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An Organ Recital in a Mystical Space

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Just a mile down Broadway from Juilliard, the Church of St. Mary the Virgin, near Times Square, boasts one of the finest pipe organs in New York. On January 22, its Gothic arches will echo with the sounds of a recital by the eight students of the Juilliard organ department. 

Wednesday, January 22, 8:00pm

The recital takes place at the Church of Saint Mary the Virgin, 145 W. 46 St. between Sixth and Seventh Aves.

The Church of St. Mary the Virgin Organ

The Church of St. Mary the Virgin near Times Square, which boasts a magnificent pipe organ, is the setting for the January 22 Juilliard organ department recital.

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The organ of St. Mary’s was built in 1932 by the Aeolian-Skinner Company of Boston, and later added to in several stages. It was designed for versatility, combining the clear, bright sounds necessary for Baroque music with sumptuous colors for the Romantic literature and a battery of powerful trumpets to cap off the ensemble. The result is an instrument that can render the entire organ literature in its own unique voice.

Every organ is custom-built and voiced by hand for its acoustical environment; in choosing repertoire for a concert, it is essential to consider the strengths of the instrument at hand. And once the repertoire is selected, the organist must quickly adapt to the peculiarities of the instrument in choosing which sets of pipes, or stops, to use. Tempos, dynamics, and articulation must all be adjusted to suit the venue; what works in an intimate recital hall may not succeed in a resonant church. In preparation for a recital like this, each student must spend several hours at the console, trying different combinations of sounds and deciding how to manipulate them.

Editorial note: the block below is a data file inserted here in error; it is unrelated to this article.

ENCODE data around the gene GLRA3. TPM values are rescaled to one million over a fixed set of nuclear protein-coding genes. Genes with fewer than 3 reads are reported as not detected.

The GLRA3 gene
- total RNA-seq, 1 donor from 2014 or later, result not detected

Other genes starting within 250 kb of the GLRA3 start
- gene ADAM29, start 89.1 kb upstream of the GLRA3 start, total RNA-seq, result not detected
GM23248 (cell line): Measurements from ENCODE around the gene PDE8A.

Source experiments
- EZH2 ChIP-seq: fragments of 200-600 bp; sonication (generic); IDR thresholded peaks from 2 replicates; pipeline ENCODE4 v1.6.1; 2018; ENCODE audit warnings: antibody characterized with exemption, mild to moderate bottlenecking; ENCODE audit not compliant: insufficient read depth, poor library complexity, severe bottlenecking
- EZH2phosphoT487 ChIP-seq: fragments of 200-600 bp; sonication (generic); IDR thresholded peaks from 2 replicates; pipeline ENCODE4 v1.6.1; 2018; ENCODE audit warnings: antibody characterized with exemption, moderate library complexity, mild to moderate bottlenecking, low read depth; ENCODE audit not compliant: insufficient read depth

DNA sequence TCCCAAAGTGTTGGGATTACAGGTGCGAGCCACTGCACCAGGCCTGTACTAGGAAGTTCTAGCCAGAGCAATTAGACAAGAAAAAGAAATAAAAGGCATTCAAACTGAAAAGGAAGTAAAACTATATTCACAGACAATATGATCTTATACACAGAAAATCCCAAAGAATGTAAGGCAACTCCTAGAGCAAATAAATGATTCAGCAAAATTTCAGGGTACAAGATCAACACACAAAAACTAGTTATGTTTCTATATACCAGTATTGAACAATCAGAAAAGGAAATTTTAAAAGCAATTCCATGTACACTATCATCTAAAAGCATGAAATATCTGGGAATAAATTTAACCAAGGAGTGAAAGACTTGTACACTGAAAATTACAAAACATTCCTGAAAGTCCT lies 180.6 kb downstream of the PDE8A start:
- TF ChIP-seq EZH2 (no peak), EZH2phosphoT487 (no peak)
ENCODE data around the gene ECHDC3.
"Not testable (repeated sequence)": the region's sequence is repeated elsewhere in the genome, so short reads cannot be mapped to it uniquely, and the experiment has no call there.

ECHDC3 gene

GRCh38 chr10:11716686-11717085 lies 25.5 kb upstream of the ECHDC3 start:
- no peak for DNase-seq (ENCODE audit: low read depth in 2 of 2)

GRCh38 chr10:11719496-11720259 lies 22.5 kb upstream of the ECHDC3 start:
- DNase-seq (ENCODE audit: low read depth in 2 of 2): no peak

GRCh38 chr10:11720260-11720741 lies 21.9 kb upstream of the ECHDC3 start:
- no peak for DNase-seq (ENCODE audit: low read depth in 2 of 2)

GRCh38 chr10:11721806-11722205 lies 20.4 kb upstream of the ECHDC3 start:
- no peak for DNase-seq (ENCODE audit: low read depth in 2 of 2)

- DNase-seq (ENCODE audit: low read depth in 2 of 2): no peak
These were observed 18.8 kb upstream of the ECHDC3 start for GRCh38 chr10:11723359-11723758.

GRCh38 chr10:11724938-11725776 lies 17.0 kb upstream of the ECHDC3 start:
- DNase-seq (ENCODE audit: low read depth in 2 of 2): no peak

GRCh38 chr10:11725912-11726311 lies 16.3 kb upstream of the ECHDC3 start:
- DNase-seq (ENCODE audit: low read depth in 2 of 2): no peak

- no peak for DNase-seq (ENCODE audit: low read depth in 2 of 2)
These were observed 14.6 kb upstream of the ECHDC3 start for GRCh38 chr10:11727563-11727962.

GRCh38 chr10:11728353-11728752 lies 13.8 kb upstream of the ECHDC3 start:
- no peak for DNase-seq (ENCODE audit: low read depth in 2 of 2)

Fourth-year Gregory Zelek will play the Toccata and Fugue, Nos. 5 and 6 from Max Reger’s 12 Organ Pieces, Op. 59, which explore the extremes of the organ’s dynamic range, from whisper-quiet to thunderously loud. Third-year Colin MacKnight’s selections will contrast the virtuosic polytonal outbursts of Fête by Jean Langlais with the lush orchestral textures of the Andante espressivo from Edward Elgar’s Organ Sonata, Op. 28. Fourth-year David Ball will perform the bubbly Fantasie in E-Flat by Camille Saint-Saëns. Closer to home is the music of Calvin Hampton, who was organist of Calvary Episcopal Church in New York from 1963 to 1983. In honor of the 30th anniversary of his death, third-year Griffin McMahon has chosen to program three of his Five Dances for Organ. 

Original transcriptions will also feature prominently. Second-year master’s student Michael Hey will perform his own arrangement of two preludes and fugues from Dmitri Shostakovich’s Op. 87: F-sharp Major and D-flat Major. I will play my transcription of six pieces from Sergei Prokofiev’s Music for Children, Op. 65. Although neither Prokofiev nor Shostakovich wrote for the organ, these piano compositions sound perfectly idiomatic in transcription and offer a chance to hear familiar music in a fresh context.

Completing the program are two contrasting pieces based on German chorale melodies. Felix Mendelssohn’s Sonata No. 6 in D minor opens with a dark and powerful set of variations on the Lord’s Prayer, Vater unser im Himmelreich. Third-year Janet Yieh will perform the complete sonata, which moves from turbulence to serenity in the delicate final movement. B.C.J.E. student Ryan Kennedy will play Hugo Distler’s Partita on Wachet auf, Op. 8, No. 2. Like the St. Mary’s organ which predates it by six years, Distler’s 1938 partita straddles the boundaries of the late Romantic and Neo-Classical, maintaining contact with both styles.

While department chair Paul Jacobs won’t be performing in the January concert, he’s no stranger to the St. Mary’s organ—he made his Grammy-winning recording of Messiaen’s Livre du Saint-Sacrement on it. “For the organist, the thrill of playing this great instrument is akin to conducting a first-class orchestra,” he told The Journal. “For the listener, hearing organ music in this mystical space provides an experience like no other.”

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